When it comes to making wise choices about health, Canadians have a thorny problem. Our beloved medical care system is as much a part of Canadian identity as the maple leaf and hockey. But we’ve left this system unfinished, and now we’re paying the price. Costs are rising, but access isn’t, leaving many patients feeling frustrated by long waitlists and doctors and nurses burned out.
Public dialogue so often asks how much more to invest in medical care to treat those already sick? What share of this funding should be delivered through public or private clinics? And how much of it should be used to pay doctors? These questions are important, but their answers are not enough to make us healthy.
That's because the medical system was designed to treat people after they’ve fallen ill. It wasn’t designed to create health.
We need to make room for something more. We need to invest where health begins.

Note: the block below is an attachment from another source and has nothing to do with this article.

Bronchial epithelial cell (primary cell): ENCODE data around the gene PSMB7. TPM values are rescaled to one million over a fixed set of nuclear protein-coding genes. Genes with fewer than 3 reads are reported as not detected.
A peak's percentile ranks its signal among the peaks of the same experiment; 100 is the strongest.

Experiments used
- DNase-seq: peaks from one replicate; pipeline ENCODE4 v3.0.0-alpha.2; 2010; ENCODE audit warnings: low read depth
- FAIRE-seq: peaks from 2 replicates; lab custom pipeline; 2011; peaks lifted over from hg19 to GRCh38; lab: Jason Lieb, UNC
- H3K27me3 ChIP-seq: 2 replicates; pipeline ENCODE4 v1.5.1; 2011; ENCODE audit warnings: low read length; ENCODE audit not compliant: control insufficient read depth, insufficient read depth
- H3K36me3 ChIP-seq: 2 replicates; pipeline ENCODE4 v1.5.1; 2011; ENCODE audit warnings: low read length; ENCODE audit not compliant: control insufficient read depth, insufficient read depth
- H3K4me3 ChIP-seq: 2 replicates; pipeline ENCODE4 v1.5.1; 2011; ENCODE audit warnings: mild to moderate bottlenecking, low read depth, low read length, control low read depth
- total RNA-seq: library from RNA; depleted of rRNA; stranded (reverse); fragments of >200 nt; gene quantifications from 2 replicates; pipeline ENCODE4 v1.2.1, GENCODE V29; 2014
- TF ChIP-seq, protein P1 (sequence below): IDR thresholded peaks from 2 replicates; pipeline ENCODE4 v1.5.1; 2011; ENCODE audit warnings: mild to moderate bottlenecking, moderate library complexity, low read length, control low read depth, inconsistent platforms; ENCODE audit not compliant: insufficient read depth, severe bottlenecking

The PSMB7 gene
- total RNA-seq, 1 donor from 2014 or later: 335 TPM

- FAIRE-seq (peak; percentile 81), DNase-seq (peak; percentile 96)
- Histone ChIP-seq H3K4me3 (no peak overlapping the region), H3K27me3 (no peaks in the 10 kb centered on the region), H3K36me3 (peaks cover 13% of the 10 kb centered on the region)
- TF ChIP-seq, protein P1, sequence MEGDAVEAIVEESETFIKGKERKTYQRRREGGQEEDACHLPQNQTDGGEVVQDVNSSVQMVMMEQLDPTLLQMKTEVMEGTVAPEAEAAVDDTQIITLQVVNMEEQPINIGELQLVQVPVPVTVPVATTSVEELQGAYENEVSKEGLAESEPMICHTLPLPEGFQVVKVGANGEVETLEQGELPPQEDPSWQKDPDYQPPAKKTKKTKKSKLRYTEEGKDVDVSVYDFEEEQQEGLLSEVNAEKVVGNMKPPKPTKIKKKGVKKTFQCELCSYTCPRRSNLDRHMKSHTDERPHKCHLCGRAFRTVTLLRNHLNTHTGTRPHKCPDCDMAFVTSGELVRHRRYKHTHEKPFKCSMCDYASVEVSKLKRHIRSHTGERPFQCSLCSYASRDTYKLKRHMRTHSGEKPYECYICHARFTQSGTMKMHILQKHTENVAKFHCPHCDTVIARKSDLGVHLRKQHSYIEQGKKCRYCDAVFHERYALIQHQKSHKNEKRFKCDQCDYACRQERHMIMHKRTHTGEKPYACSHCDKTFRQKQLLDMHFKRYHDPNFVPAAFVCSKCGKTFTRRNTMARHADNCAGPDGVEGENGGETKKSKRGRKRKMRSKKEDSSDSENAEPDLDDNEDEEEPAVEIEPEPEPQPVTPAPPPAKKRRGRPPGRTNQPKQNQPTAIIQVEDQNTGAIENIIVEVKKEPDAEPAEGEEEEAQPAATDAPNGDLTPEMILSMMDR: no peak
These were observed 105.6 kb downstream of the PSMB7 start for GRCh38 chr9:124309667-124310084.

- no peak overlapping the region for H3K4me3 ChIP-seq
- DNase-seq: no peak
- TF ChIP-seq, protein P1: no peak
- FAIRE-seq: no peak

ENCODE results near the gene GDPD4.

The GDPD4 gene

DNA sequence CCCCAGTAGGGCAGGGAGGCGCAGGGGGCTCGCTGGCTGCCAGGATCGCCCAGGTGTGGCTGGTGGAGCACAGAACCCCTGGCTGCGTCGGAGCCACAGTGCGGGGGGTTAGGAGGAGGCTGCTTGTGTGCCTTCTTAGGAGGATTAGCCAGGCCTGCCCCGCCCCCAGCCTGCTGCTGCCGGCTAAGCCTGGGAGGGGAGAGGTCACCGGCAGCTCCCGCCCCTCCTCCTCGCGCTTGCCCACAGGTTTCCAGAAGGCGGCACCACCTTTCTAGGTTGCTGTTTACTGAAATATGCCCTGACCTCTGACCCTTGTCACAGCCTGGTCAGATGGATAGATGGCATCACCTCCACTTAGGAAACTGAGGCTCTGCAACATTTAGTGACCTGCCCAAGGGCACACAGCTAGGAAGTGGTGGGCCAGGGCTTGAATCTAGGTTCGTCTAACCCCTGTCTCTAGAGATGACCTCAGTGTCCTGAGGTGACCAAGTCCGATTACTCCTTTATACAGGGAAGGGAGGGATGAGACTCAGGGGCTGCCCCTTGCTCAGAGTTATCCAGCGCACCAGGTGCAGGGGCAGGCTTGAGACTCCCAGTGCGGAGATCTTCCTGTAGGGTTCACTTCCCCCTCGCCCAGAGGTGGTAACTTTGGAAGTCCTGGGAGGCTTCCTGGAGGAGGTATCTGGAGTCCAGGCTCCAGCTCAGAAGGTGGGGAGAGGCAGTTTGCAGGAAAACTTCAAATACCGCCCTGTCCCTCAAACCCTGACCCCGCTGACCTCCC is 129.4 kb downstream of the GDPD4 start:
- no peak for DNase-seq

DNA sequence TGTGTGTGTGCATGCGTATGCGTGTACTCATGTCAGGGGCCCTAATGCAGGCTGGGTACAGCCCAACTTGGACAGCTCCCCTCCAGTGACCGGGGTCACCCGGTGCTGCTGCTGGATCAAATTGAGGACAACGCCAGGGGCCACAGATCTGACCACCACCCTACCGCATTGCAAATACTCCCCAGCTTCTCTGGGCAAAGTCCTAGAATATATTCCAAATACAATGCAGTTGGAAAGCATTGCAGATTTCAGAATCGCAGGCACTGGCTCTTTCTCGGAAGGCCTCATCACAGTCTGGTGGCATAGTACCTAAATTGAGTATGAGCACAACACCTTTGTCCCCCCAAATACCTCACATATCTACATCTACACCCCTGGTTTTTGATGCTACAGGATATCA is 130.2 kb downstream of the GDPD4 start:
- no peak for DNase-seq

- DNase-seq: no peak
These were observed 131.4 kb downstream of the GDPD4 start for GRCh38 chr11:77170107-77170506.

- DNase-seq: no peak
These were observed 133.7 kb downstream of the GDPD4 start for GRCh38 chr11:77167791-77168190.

So long as Canadians can’t access safe homes, good incomes, quality child care, and a healthy environment, our medical care system will never be enough to prevent people from dying early.
Get Well Canada is calling on governments to rebalance how they invest in wellbeing so that we act on the wisdom that “an ounce of prevention is worth a pound of cure.”
As costs of living skyrocket and our medical system is on fire, it’s time to recognize that these twin crises share a root problem. For decades, our governments have bought into a myth that medical care is what most makes us healthy, ignoring science that shows social supports contribute more to our wellbeing. Of all the factors that contribute to our wellbeing, less than one-quarter relate to the medical care we receive.
In the 1970s, provincial governments consistently spent more on social services and education than they did on medical care. Now, the opposite is true, which is why many doctors want to (but can’t) prescribe poverty reduction, child care and housing.